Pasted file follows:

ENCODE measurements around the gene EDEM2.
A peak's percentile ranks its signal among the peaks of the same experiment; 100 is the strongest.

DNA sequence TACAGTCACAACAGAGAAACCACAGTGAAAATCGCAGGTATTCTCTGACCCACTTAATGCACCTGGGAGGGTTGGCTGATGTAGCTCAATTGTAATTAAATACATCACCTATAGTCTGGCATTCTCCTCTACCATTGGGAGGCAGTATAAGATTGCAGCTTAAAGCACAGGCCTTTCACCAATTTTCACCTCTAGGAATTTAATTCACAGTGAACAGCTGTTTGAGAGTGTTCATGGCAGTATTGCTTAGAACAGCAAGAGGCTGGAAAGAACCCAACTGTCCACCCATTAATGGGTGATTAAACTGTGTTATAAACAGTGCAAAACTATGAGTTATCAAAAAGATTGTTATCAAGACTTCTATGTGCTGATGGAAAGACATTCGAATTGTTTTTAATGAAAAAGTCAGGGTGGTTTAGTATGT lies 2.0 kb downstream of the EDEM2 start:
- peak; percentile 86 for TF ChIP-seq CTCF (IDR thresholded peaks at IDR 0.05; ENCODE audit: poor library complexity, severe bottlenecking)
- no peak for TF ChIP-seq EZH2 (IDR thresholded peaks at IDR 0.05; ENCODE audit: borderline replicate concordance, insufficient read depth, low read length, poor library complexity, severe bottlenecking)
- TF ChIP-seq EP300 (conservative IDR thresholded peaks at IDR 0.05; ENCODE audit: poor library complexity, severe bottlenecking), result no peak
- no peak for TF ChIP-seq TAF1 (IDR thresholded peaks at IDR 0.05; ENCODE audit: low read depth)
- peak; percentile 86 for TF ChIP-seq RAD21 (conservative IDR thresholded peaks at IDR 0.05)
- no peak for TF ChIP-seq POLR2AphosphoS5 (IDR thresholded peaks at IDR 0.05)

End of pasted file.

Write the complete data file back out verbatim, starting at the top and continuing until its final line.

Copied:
ENCODE measurements around the gene EDEM2.
A peak's percentile ranks its signal among the peaks of the same experiment; 100 is the strongest.

DNA sequence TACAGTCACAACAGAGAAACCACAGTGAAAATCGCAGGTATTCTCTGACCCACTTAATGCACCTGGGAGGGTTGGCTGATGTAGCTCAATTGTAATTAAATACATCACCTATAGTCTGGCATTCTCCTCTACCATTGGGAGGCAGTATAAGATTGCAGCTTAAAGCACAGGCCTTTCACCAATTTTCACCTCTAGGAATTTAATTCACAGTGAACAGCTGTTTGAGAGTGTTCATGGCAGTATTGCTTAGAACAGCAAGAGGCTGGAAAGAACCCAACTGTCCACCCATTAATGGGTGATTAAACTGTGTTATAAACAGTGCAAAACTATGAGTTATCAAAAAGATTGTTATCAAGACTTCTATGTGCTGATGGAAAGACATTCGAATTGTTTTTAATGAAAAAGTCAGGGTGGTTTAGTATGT lies 2.0 kb downstream of the EDEM2 start:
- peak; percentile 86 for TF ChIP-seq CTCF (IDR thresholded peaks at IDR 0.05; ENCODE audit: poor library complexity, severe bottlenecking)
- no peak for TF ChIP-seq EZH2 (IDR thresholded peaks at IDR 0.05; ENCODE audit: borderline replicate concordance, insufficient read depth, low read length, poor library complexity, severe bottlenecking)
- TF ChIP-seq EP300 (conservative IDR thresholded peaks at IDR 0.05; ENCODE audit: poor library complexity, severe bottlenecking), result no peak
- no peak for TF ChIP-seq TAF1 (IDR thresholded peaks at IDR 0.05; ENCODE audit: low read depth)
- peak; percentile 86 for TF ChIP-seq RAD21 (conservative IDR thresholded peaks at IDR 0.05)
- no peak for TF ChIP-seq POLR2AphosphoS5 (IDR thresholded peaks at IDR 0.05)